fruits of obedience

The Apostles, in spite of their limitations, know how to obey. Because they trust in Our Lord they cast their net to the right of the boat (John 2:61) where Jesus had told them, and they make a great catch of fish, despite its not being the right time, and despite their earlier experience that day of there apparently not being a single fish in the lake. Obedience, and faith in Our Lord’s word, works miracles.

obedience and freedom

Obedience, which always involves subjection and self-giving, is not a lack of freedom or maturity. There are bonds which enslave and others which liberate. The rope which attaches a climber to his companions is not a bond which impedes, but a safety link which prevents him from falling into the abyss. And the ligaments which join the parts of the body are not bonds which hamper our movements, but a guarantee that they can be performed freely, harmoniously, and firmly.

On the contrary, true freedom is threatened by disordered sensuality, narrow-mindedness, originating in selfishness and the desire of doing one’s own will. These obstacles are overcome by obedience, which raises and broadens one’s personality.

Let loving hearts enthrone Him

12th Day of Christmas: The Epiphany of Our Lord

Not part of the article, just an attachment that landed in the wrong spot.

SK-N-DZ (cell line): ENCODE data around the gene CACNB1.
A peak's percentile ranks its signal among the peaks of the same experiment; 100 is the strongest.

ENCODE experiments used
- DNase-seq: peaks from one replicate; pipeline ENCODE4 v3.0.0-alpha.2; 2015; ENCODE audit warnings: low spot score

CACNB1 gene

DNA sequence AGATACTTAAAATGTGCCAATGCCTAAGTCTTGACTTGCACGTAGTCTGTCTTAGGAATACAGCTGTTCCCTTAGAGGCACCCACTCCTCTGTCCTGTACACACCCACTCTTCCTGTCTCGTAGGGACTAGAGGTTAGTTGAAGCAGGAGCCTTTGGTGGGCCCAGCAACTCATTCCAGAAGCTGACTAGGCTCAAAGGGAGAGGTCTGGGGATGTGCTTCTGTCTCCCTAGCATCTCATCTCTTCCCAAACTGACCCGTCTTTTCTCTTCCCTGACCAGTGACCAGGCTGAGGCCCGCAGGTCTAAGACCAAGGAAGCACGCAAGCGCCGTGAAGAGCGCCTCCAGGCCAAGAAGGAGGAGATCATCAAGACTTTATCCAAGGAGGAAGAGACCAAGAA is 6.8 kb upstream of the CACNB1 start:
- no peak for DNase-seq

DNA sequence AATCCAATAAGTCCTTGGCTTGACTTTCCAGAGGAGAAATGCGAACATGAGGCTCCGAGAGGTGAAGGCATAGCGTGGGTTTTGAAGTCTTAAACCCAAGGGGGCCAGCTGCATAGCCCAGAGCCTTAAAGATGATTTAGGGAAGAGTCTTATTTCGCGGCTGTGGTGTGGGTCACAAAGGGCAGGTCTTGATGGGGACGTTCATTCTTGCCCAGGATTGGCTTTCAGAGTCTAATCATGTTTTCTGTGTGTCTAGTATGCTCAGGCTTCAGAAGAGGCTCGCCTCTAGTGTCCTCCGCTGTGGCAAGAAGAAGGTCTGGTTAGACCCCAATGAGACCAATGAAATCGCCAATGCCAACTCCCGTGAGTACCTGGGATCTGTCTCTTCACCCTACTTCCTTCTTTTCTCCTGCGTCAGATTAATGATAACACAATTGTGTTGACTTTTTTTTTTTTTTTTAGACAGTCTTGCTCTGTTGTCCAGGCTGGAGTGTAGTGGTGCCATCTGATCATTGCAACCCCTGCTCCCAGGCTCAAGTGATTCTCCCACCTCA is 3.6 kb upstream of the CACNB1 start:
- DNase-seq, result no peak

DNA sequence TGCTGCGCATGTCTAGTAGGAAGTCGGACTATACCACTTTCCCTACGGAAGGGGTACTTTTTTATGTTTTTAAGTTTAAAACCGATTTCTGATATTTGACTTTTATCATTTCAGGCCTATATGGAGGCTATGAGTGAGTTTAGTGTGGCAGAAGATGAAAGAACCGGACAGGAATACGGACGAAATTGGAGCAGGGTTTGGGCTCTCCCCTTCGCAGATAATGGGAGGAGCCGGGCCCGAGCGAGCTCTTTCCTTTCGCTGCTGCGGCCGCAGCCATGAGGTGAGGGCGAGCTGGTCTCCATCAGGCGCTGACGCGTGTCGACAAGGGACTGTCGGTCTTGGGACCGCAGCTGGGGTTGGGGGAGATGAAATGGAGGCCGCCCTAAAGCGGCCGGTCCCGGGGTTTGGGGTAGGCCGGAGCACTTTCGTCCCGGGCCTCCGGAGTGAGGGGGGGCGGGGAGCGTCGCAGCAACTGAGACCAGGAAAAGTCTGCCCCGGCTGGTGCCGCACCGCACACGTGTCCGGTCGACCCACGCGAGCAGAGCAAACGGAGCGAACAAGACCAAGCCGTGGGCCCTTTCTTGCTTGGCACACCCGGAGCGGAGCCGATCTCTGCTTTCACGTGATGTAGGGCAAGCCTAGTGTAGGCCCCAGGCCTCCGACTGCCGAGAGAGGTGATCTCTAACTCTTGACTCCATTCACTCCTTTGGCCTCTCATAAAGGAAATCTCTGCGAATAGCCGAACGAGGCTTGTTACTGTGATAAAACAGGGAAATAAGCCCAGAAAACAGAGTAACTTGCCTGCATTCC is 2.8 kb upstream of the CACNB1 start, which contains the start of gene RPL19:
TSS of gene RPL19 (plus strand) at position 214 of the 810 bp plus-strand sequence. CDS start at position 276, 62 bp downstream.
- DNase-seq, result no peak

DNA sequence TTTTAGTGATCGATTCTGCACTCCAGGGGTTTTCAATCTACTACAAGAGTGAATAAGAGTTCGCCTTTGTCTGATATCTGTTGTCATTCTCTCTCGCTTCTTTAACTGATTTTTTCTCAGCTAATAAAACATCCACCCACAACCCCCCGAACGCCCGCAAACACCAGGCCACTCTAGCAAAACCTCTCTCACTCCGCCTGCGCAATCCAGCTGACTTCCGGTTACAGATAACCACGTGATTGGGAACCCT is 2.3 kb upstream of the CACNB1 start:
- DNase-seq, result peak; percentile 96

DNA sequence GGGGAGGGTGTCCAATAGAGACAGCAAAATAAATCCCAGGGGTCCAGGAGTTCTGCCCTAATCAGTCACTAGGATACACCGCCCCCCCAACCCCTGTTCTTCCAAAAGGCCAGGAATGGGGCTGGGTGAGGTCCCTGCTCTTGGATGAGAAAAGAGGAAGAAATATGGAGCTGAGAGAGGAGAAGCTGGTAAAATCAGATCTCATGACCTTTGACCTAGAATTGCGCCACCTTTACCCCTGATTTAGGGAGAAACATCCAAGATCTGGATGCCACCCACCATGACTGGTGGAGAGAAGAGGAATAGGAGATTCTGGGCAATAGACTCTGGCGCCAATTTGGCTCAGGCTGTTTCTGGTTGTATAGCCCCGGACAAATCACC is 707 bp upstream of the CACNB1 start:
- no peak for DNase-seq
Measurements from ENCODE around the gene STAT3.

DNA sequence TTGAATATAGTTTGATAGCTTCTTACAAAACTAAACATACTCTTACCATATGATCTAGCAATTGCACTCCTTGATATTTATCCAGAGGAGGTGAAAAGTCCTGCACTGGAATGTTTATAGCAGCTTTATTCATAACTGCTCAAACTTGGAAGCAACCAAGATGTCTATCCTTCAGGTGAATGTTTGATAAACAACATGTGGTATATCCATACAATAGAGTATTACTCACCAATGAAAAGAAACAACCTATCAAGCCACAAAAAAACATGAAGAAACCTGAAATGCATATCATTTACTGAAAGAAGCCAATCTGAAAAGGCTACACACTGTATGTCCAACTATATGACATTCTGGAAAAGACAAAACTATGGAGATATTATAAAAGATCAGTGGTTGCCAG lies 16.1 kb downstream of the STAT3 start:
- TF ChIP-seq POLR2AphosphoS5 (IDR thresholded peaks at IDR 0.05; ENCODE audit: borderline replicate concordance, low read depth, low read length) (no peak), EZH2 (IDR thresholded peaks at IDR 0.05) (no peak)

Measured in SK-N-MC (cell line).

Their hearts were open to the horizon and they could see what the heavens were showing them, for they were guided by an inner restlessness. They were open to something new. …

The Magi were able to worship, because they had the courage to set out. And as they fell to their knees before the small, poor and vulnerable Infant, the unexpected and unknown Child of Bethlehem, they discovered the glory of God.

— Pope Francis homily for the Epiphany

We Three Kings

Their Souls Were Ready

“We have seen His star in the East and are come with gifts to adore Him.” They saw the star and immediately set out. They had no doubts: their unbounded faith was strong and sure. They did not hesitate at the prospect of trials of a long journey: they had generous hearts. They did not postpone the journey: their souls were ready.

A star often appears in the heaven of our souls; it is an inspiration from God, clear and intimate, urging us to greater generosity and calling us to a life of closer union with Him. Like the Magi, we too must always follow our star with faith, promptness, and selfless generosity. If we allow it to guide us, it will certainly lead us to God; it will bring us to the One whom we are seeking.

The Magi did not give up their quest, although the star—at one point—disappeared from their sight. We should follow their example and their perseverance, even when we are in interior darkness. This is a trial of faith which is overcome only by the exercise of pure, naked faith. I know that He wills it, I know that God is calling, and this suffices for me: Scio cui credidi et certus sum (2 Tim 1, 12); I know whom I have believed. No matter what happens, I shall trust Him.

— Fr Gabriel of St Mary Magdalene, Divine Intimacy

May the Glory of the Lord Shine Upon You

Old Testament Prophecy: Isaiah 60:1–6

Rise up in splendor, Jerusalem! Your light has come,
the glory of the Lord shines upon you.
See, darkness covers the earth,
and thick clouds cover the peoples;
but upon you the LORD shines,
and over you appears his glory.
Nations shall walk by your light,